Felino Jr. or Dragon Rojo Jr. would be exciting victors because of their stories in a tournament with no true favorite. Angel de Oro’s the other candidate from the rudo side. CMLL’s trying to recreate him as an Ingboernable-like rudo, including now literally giving his group that name.

It doesn’t feel like it’s working at all, but that hasn’t stopped CMLL in the past. Caristico & Mistico seem like the most like candidates on the tecnico side. The priority has to be setting up some energy for a feud beyond this. 

Volador Jr. versus Bandido for the NWA Welterweight Championship

The attempts at this match so far

  1. CMLL announces Volador versus an opponent as the Aniversario main event as selected by a fan poll, Bandido is one of the three selections, Bandido runs away with it, Bandido gets COVID-19 the week before the show and the match is off
  2. CMLL says Volador/Bandido will take place on a weekly October PPV. Bandido gets the all-clear, wrestles once, and decides he’s not good enough to do the match in the way people expect. CMLL delays the match.
  3. CMLL plans Volador/Bandido will take place on a weekly November PPV. The October weekly PPVs tank badly enough for CMLL to give up weekly shows and switch to running monthly. November is already full, so Bandido/Volador gets bumped to Christmas Day. No hurry!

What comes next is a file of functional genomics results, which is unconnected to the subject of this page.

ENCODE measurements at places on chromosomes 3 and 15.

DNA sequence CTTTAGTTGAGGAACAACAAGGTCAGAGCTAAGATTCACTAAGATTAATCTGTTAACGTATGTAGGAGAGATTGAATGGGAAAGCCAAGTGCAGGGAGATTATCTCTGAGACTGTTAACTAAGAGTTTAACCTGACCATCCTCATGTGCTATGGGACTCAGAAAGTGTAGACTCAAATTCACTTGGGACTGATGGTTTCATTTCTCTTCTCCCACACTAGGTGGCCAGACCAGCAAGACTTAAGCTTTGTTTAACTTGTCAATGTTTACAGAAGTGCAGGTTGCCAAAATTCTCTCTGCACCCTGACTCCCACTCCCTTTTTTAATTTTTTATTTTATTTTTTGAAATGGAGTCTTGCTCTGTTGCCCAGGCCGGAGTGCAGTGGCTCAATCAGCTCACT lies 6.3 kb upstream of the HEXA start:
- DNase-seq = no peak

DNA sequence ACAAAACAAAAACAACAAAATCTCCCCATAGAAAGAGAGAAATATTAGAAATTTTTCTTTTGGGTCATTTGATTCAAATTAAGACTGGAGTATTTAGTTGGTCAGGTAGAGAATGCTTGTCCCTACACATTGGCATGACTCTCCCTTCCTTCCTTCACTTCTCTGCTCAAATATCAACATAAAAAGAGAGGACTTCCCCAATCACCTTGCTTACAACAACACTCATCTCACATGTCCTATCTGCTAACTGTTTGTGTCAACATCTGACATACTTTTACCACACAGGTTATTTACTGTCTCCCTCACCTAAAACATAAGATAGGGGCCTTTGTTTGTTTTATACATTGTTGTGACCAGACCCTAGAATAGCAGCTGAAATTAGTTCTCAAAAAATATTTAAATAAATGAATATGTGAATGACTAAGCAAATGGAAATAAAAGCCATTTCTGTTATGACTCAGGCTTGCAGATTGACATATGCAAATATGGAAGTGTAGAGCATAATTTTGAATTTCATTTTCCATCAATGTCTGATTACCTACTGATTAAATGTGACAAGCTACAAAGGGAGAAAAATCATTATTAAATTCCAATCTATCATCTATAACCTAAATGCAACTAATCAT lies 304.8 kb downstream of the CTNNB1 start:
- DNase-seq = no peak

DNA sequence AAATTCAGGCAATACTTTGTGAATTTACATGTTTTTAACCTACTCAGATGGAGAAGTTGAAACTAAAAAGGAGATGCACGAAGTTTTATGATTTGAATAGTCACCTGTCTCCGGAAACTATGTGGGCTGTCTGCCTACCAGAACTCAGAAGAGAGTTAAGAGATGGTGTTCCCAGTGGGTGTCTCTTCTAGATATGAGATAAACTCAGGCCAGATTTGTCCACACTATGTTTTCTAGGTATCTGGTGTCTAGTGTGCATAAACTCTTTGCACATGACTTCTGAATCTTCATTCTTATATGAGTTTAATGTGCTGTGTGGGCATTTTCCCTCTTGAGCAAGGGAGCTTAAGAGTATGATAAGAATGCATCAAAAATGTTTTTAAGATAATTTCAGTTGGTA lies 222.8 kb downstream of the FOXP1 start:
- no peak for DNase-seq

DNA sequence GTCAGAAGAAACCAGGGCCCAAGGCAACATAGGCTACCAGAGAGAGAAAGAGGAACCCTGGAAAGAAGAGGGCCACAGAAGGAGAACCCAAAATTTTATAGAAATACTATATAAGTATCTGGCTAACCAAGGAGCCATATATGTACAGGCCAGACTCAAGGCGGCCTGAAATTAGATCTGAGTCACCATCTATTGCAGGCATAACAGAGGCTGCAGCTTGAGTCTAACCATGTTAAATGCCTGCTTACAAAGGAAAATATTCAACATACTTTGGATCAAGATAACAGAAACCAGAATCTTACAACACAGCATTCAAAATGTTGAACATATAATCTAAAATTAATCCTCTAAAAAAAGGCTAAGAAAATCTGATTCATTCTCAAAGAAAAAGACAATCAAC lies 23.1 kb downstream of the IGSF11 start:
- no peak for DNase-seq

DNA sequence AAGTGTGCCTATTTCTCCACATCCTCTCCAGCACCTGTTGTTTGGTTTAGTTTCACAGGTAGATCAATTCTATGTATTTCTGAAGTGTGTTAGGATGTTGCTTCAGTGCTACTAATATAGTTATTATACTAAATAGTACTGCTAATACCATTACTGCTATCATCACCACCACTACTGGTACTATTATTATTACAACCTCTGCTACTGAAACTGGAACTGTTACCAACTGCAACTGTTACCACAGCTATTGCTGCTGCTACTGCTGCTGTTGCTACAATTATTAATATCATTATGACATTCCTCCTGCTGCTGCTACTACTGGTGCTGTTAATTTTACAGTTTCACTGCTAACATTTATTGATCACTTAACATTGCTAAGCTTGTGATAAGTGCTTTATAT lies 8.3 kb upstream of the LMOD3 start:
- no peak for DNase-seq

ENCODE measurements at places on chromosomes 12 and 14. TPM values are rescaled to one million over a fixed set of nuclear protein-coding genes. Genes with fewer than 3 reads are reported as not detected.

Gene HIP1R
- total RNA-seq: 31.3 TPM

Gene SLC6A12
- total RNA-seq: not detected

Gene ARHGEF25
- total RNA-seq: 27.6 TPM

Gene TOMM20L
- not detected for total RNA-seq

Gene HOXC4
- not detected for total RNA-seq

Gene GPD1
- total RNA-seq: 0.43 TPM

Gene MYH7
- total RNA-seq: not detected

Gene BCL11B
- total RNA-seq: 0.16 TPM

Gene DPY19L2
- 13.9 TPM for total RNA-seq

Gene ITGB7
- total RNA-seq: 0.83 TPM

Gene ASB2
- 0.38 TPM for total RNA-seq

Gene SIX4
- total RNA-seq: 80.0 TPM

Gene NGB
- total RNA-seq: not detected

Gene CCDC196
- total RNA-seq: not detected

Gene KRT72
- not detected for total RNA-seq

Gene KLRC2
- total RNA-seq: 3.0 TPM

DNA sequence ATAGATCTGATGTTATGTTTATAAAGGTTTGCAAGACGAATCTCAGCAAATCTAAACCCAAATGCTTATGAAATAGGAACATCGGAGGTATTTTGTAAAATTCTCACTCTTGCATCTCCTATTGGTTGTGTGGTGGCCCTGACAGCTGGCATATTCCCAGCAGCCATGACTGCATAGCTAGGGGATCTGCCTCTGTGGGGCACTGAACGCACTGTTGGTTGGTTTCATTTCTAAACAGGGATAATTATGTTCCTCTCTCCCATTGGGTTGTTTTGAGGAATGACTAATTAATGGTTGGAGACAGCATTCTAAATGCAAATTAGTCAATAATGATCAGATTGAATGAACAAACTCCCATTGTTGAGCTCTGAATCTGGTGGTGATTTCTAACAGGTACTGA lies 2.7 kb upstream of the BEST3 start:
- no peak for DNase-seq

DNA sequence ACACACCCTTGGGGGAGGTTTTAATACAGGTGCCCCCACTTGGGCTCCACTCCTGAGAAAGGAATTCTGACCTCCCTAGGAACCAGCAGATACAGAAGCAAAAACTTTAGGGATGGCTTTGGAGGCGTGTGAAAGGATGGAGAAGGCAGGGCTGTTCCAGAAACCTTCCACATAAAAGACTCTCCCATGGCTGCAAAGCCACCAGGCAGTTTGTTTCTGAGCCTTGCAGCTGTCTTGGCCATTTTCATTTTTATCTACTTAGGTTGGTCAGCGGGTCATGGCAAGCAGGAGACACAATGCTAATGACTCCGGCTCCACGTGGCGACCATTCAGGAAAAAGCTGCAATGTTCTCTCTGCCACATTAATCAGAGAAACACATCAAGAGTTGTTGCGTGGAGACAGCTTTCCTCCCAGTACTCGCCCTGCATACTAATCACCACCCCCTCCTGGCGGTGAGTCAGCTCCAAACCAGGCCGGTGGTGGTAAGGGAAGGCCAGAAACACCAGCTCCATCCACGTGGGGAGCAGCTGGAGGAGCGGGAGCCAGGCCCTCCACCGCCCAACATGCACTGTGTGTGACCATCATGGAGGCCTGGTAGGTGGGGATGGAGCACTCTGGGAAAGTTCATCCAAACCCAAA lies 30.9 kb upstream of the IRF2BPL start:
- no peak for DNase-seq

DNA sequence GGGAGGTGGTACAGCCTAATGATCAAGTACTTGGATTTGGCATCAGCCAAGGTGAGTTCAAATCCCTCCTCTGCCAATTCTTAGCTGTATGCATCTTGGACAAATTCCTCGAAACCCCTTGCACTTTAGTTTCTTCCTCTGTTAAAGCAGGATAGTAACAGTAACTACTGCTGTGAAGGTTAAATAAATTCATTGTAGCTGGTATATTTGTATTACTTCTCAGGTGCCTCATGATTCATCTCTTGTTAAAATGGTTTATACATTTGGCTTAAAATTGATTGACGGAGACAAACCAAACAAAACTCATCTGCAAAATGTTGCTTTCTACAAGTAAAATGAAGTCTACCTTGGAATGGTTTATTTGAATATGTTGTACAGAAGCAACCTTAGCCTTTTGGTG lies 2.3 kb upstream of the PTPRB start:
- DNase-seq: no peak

4. Mexico City reverts to a strict lockdown in mid-December, canceling the Christmas Day show. And every live show until now.

I was once very excited about this match. Now, I check Twitter and Instagram to ensure Bandido hasn’t been hurt at an ROH taping or been abducted by aliens. (I’d be checking Volador, too, but he’s a social media ghost; CMLL made a recent ill-advised push to get their luchadors into the technology of 2015, and he’s still smartly holding out.) It’s been a six-month wait, and I’ll still not be confident it’s happening until they get both of them to the ring. CMLL’s attempt at getting people excited again has been one effective commercial and not much else.

(The one issue that won’t get in the way is ROH’s PPV. Bandido will appear at both that event and this one on the same night. ROH taped their show last week. The CMLL show is live.) 

This matchup still appeals as a dream match bit. Volador is the top guy in CMLL. Bandido’s the guy who left to become a big star elsewhere, which is a special deal to some people and a non-factor to the CMLL diehards who watch nothing else. It’s the first time they’ve met like this, and it’s Bandido getting a chance to main event the building he grew up wanting to work. It’s two guys who are a lot alike in style while being different enough in personality to mesh. No one’s a better babyface than Bandido, and Volador’s always been happier being the arrogant rudo. Bandido versus Volador will be one of Mexico’s best matches all year if they live up to their potential.